GUEST COLUMN: Save your resume from round file fate
Special to the Tribune
“I’ve sent out over 100 resumes and haven’t received any responses!”
How many times have your heard this from a neighbor, friend or relative who is desperately seeking work? Maybe you have said it yourself.
There’s no doubt that the job market is a crazy place to navigate these days. With the California unemployment rate at 12.1 percent and that of South Lake Tahoe above 13 percent, it can be discouraging at best.
Since the economic downturn began in late 2008, jobs are scarce. The postings that do arise are swept up swiftly.
Professionals, who normally seek higher paying, more technical jobs, now find themselves competing with their children for employment in fast food or other minimum wage positions, just to keep food on the table.
So what do the tough do when the going gets tough? They step up their game. Let’s face it, there is a lot of competition to crush and the good enough approach just doesn’t cut it.
Let’s get back to those resumes you’ve sent out and then imagine your prospective employer sitting in front of a big stack, yours included, along with many competitors for the same job. How does she find the best candidates while understaffed, overworked, with little time to waste? The simple truth is she uses the process of elimination. That’s right, she looks for reasons to eliminate your resume.
Think of your resume as a living document, ever changing. You will tweak, tailor and modify it to fit each job for which you apply. It should contain all of the relevant keywords in the job description. Each job description is different as should be your resume to identify the matches and highlight your compatibility. List your relevant skills prominently and prioritize them in order of importance.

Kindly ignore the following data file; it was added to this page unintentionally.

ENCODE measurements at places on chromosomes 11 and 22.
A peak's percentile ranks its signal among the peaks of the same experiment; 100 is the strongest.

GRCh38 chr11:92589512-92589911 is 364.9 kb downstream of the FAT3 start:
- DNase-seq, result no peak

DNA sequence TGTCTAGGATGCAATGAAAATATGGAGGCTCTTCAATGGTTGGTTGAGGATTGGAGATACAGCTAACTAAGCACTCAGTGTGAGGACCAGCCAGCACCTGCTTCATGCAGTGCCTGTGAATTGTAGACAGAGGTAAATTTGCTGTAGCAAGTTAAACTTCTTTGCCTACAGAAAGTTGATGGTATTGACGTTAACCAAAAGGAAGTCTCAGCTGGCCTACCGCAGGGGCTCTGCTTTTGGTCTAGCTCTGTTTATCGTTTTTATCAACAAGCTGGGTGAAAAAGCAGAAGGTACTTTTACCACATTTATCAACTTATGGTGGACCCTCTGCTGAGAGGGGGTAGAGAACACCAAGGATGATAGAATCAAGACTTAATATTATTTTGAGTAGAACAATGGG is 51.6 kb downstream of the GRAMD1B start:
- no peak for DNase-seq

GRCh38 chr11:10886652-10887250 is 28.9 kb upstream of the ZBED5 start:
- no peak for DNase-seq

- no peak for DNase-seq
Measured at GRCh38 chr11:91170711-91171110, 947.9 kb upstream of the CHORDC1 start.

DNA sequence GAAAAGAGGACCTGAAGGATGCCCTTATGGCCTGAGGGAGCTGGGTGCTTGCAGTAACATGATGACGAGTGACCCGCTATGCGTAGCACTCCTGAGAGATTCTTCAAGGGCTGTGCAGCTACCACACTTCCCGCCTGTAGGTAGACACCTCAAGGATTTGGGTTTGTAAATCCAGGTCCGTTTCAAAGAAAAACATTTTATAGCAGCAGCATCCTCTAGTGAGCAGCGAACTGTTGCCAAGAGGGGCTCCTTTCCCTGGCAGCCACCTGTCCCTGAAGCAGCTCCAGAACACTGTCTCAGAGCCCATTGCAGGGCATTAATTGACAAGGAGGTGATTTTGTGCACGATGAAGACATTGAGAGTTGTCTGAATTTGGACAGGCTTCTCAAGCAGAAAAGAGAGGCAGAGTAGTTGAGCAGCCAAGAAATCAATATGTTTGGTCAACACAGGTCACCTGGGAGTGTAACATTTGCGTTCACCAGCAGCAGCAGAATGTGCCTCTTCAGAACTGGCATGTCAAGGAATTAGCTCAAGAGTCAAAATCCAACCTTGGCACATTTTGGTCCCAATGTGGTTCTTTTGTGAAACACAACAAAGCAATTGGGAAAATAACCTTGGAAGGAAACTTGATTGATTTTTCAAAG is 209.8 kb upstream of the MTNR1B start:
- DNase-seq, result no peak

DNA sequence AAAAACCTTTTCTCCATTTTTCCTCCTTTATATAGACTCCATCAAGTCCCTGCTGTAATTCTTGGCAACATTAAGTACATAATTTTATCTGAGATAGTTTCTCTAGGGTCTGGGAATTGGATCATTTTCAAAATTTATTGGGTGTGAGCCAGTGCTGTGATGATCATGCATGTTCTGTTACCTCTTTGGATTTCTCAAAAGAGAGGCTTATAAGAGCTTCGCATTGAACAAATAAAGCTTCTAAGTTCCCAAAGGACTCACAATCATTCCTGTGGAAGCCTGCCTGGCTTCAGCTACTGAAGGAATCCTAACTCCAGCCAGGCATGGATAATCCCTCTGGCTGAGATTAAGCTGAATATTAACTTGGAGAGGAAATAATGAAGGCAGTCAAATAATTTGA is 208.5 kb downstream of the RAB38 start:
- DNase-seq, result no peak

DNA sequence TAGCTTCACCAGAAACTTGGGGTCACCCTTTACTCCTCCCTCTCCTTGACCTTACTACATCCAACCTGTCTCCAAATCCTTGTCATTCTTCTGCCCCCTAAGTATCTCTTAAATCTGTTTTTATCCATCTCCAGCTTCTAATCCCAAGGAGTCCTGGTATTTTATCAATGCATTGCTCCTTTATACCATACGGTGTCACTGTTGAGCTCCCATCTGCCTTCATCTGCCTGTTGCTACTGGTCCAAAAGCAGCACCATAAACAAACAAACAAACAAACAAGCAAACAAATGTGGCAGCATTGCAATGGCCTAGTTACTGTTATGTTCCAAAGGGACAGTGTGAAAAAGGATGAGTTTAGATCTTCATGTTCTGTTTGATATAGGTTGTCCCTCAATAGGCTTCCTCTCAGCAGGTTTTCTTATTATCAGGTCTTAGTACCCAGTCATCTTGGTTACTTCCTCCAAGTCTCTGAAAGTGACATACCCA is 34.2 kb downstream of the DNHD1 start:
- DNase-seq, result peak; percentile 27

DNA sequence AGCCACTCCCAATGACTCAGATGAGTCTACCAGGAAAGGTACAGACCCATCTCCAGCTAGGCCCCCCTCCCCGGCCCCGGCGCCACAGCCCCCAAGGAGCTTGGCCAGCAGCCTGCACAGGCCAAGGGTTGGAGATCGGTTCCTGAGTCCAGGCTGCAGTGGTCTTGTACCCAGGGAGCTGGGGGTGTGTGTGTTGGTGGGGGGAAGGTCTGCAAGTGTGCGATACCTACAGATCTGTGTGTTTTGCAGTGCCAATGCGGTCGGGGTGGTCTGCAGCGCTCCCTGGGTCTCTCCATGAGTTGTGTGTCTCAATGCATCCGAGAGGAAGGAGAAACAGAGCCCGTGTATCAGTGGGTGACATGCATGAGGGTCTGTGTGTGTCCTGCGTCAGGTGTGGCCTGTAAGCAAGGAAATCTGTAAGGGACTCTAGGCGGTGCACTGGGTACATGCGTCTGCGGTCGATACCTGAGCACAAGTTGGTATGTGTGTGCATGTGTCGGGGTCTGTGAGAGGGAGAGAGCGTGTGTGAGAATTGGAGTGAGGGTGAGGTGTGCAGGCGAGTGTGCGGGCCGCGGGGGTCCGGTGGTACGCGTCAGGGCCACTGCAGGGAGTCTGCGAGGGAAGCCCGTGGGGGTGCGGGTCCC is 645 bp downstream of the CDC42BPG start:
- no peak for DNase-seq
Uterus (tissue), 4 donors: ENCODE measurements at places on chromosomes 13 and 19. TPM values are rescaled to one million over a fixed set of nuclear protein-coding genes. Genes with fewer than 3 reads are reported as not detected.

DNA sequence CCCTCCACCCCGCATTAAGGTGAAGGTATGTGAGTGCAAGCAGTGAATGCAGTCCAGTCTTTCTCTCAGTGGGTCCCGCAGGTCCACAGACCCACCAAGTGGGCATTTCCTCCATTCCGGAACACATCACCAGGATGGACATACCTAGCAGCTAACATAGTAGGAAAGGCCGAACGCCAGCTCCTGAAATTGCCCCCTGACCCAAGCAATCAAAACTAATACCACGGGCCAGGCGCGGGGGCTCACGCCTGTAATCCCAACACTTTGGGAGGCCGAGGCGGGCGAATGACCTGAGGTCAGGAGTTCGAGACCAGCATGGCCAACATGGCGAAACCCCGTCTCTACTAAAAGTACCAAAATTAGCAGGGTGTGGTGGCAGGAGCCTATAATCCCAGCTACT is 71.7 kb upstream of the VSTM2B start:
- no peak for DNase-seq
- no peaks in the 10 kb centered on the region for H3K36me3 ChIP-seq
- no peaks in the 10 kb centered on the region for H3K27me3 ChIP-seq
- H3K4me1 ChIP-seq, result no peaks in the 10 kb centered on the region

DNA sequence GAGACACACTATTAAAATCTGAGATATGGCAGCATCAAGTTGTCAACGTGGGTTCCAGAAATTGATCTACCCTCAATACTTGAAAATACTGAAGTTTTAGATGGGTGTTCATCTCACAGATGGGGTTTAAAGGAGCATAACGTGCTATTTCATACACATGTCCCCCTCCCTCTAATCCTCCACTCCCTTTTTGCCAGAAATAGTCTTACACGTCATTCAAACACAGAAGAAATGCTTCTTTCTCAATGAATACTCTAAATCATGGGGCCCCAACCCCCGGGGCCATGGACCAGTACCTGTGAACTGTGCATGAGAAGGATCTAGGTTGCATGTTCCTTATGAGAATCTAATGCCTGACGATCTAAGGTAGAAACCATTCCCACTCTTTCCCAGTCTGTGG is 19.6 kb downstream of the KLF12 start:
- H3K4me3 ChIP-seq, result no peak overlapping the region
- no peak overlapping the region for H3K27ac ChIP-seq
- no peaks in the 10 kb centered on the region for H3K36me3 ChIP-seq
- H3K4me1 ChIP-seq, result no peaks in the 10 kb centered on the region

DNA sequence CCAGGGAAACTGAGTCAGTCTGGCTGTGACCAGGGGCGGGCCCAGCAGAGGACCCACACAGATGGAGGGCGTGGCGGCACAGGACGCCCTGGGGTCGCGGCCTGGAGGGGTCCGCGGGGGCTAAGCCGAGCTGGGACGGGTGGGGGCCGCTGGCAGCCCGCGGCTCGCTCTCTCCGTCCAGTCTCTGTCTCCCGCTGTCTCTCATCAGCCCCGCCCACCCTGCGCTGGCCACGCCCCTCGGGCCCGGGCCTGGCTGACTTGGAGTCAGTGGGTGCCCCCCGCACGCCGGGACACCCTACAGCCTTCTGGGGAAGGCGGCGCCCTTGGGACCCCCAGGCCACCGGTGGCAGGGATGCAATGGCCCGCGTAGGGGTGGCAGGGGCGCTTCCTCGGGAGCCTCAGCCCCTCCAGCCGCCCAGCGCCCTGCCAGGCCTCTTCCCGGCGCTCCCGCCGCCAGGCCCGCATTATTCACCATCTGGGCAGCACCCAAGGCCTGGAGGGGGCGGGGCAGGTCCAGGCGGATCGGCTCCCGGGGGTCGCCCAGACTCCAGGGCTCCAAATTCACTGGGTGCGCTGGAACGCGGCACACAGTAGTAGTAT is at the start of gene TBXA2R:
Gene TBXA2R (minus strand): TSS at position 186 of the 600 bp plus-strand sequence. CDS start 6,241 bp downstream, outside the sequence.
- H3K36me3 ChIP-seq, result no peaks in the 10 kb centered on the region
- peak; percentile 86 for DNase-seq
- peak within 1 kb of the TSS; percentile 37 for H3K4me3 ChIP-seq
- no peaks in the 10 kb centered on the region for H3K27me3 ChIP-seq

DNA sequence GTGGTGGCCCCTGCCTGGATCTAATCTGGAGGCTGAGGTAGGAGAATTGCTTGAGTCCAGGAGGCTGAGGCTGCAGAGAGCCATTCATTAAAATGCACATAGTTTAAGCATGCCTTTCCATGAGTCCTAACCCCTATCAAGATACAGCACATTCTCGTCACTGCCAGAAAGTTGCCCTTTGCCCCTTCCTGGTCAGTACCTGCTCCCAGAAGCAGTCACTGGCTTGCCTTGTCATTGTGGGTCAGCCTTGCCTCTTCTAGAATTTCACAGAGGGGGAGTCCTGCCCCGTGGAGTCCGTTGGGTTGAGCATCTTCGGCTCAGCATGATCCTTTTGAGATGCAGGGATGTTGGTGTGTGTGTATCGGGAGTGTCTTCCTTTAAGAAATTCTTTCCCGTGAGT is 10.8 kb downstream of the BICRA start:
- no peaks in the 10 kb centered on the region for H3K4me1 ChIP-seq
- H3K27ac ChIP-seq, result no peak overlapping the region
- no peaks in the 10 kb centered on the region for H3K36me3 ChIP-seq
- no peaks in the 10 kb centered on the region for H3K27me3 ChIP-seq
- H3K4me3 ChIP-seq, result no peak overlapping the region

Here are a few tips on how to stay in the game and see to it that your resume makes the cut without falling victim to the infamous round file.
Top reasons resumes are rejected:
1. Sloppiness, grammar, misspellings
This goes without saying but cannot be emphasized enough. With computers and the tools they provide, spelling and grammatical errors are avoidable. If the applicant doesn’t take time to run a spelling check, it gives the impression of an “I don’t care attitude.” Coffee stains, smudges and wrinkled paper also provide a poor representation. Think of your resume as a sales document. You are the product.
2. Objective doesn’t match the job description
If you were looking for an accountant would you consider someone who listed secretary as his or her objective? This mistake occurs when the applicant does not take time to tailor their resume for the specific job to which they are applying. They assume a “one size fits all” approach. This simply doesn’t work.
3. Objective doesn’t match the resume
Okay, now you’ve listed accountant as your objective. But then you continue with all of your fantastic qualifications as a secretary and fail to address the keywords. Again, one size does not fit all. Study that job description and know it well. How are you qualified for the desired position? Do you have an accounting background? If so, can the employer find your skills and knowledge for this position without searching?
4. Too long, crowded, poorly organized
Think of your resume as a 15-second document, the approximate time the employer will spend scanning it for relevant information. Too wordy, too crowded, hidden information stands a far better chance for exclusion. Eliminate unnecessary details. Organize your resume to highlight pertinent points. Don’t require the employer to dig for the desired skills, knowledge and abilities. If at all possible keep to one page. There is no need to go back more than 15 years.
5. Unexplained time gaps
After all, it’s been a while since you’ve worked, right? If this is a concern, consider rounding to years and eliminating months. Never hesitate to include volunteer work, schooling, or unpaid work. Do not sell yourself short. If it’s relevant to the job, list it.
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